All Saints’ Church

Star Travel Rating

3/5

Review type

Things to do

Location

Date of travel

December, 2016

Product name

Product country

Product city

Travelled with

Solo

Reasons for trip

Elsham is one of the small villages nestling under the slope of the northern edge of the Lincolnshire Wolds. The church is set on a rise to the north east of the village. Surrounded by trees and shrubs it is not easy to find. It is not easy to take photographs of either.

It is a typical small parish church with nave, chancel and a massive west tower with heavy buttresses. On the buttresses are two C13th carved panels of the Last Judgement. On the right is an angel with five doomed souls. The panel on the left is badly eroded and would have been the souls rising from the dead. With the eye of faith it is possible to make out a figure climbing out of a grave.

There is little know about the history of the church. There are records of an Augustinian Priory in Elsham in the early C12th, probably on the site of Elsham Hall. The priors were in charge of the church until the priory was dissolved in 1536.

The tower is thought to date from the early C13th and the rest of the church is thought to be C13th or C14th. There was a major restoration in 1973-4.

It is a simple church with plastered walls and wood beamed roof. The doorway into the bottom of the tower is Norman. At the back of the church is the font, part of the C19th restoration. The old font was discarded but found in a local garden and now stands in the base of the tower.

The windows in the nave are tinted Victorian glass, except for a stained glass window with an image of Holman Hunt’s ‘The Light of the World’. Pews are C19th and have brightly coloured embroidered kneelers made by the congregation.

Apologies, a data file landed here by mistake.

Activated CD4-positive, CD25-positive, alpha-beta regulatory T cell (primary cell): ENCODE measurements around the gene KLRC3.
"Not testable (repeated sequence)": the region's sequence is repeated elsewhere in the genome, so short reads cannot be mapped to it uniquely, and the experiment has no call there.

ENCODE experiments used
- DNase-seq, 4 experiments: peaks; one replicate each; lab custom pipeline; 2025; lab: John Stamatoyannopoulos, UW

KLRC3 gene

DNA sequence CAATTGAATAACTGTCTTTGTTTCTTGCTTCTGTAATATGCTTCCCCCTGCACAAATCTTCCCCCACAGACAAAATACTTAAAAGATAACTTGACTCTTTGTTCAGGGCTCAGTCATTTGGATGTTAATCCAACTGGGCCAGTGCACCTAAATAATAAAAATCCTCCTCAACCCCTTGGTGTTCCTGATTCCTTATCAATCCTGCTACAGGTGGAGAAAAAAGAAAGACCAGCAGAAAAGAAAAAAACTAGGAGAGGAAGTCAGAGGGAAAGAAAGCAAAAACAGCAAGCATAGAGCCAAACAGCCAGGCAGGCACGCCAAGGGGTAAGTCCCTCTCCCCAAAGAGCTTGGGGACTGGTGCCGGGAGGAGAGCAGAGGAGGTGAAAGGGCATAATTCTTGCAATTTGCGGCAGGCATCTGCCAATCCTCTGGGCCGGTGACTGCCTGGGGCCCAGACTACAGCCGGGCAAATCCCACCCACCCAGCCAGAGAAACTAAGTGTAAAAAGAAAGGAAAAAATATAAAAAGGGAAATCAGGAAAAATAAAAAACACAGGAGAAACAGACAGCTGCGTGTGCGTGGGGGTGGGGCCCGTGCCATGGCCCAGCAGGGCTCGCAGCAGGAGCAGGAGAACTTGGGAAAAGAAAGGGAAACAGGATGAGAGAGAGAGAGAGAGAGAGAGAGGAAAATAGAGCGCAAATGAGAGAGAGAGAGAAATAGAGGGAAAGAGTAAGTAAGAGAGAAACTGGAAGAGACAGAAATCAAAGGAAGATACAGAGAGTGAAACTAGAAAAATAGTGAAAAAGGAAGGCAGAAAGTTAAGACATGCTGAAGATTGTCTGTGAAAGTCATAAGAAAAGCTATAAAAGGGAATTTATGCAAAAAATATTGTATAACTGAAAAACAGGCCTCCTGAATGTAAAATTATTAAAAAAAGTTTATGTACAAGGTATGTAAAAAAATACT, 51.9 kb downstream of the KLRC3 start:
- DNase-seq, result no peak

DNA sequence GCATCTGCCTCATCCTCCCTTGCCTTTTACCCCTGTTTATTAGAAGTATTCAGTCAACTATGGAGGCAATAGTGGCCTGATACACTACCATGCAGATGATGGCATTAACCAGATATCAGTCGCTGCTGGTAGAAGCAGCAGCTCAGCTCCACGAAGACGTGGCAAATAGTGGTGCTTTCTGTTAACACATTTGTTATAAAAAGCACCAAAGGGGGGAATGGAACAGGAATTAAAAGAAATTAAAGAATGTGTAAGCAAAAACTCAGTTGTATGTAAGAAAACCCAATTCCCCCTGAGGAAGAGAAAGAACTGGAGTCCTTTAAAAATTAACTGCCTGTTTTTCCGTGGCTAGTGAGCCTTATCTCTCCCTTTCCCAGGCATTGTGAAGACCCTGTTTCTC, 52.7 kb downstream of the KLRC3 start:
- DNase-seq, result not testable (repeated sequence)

On the south wall is the family pew of the Astley Corbetts, previous owners of Elsham Hall. Above the porch, this is reached by a wooden staircase. Now used for storage, it had a very good view down onto the congregation although views of the altar were more restricted. In a corner was a small fireplace.

Steps lead up to the altar with a carved stone reredos behind it. The east window was erected in memory of the nine year old son of Sir John Dugdale Astley and his wife Eleanor Blanche Mary of Elsham Hall. The three panels represent “I am the Resurrection and the life” on the left. In the centre is “suffer little children to come unto me”. On the right is “I go to prepare a place for you”.

During the Second World War, there was a major airfield at Elsham Wold flying Wellington, Halifax and Lancasters. Over 1000 airman were killed while on active service. They are remembered by a simple memorial in the chancel and a thanksgiving service is held in the church every August.

This is a very attractive church. It is open on Wednesdays from April to the end of September. There is a “keyholder”:http://www.visitnorthlincolnshire.com/wp-content/uploads/2015/04/CH-Leaflet-2-compressed.pdf in the village.

There is parking on the road to the church. The nearest post code is DN20 0RG and the grid reference is TA 036125. Disabled access is poor as there are steps up into churchyard and steps down into church.

There are more pictures “here.”:http://wasleys.org.uk/eleanor/churches/england/lincolnshire/lincolnshire_two/elsham/index.html

ESW

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